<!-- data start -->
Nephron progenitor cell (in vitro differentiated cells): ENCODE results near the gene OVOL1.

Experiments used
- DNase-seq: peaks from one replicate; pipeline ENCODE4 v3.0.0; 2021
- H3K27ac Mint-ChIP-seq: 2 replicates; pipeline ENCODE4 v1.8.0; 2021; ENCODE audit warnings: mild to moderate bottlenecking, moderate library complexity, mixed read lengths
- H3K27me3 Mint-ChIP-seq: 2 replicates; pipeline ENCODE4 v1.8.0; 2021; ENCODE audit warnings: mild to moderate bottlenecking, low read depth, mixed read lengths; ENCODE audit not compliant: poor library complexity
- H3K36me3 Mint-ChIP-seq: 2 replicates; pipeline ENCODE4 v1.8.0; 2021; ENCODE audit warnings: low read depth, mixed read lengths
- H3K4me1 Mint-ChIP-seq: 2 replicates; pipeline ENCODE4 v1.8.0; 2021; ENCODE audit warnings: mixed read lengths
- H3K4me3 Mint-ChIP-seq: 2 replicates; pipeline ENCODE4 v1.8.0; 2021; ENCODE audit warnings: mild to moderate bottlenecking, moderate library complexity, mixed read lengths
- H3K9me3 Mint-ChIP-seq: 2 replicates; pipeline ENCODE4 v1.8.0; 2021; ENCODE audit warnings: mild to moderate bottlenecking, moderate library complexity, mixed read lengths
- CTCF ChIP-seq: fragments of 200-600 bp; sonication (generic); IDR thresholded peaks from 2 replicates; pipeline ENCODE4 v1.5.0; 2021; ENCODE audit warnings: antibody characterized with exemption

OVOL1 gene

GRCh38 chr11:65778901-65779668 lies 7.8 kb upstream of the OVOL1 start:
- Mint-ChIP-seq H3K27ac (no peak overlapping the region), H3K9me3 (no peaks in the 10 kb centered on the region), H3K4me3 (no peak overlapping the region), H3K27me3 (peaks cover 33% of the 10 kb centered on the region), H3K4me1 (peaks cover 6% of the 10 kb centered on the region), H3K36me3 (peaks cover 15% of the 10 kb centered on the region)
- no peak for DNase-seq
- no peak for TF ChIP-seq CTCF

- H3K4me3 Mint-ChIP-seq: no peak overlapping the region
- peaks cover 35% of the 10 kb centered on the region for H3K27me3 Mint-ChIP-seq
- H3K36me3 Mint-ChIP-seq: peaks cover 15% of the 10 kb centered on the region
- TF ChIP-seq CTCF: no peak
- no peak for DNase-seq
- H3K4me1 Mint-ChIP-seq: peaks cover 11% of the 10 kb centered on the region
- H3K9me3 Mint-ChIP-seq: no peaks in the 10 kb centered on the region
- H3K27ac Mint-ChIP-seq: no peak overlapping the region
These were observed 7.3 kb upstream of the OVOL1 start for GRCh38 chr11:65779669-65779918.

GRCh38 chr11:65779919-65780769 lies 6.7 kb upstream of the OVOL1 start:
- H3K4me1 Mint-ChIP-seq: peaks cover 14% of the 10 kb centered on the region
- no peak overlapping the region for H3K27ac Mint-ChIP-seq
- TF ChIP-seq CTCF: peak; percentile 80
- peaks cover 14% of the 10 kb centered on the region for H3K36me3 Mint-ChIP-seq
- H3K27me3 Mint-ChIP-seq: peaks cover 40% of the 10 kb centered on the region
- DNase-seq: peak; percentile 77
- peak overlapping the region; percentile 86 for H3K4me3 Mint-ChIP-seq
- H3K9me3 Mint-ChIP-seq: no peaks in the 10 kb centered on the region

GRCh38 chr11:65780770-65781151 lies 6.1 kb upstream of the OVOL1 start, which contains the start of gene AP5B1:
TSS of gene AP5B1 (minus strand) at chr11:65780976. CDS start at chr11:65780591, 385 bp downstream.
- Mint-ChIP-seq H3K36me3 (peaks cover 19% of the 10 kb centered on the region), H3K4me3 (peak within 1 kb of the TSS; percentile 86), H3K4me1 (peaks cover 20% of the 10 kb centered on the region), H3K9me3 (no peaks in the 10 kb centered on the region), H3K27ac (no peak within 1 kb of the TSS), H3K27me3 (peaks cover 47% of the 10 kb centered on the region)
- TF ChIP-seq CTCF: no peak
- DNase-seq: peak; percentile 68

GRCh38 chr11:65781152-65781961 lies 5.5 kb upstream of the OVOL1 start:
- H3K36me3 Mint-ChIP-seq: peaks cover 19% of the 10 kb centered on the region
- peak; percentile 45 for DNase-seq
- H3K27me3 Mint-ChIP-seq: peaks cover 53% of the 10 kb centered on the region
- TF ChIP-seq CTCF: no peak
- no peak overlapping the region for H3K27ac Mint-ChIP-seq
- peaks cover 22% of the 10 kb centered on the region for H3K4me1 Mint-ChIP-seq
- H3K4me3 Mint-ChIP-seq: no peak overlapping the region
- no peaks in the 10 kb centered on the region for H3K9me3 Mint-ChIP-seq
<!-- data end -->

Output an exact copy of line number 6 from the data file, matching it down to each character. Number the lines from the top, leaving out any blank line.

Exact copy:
- H3K36me3 Mint-ChIP-seq: 2 replicates; pipeline ENCODE4 v1.8.0; 2021; ENCODE audit warnings: low read depth, mixed read lengths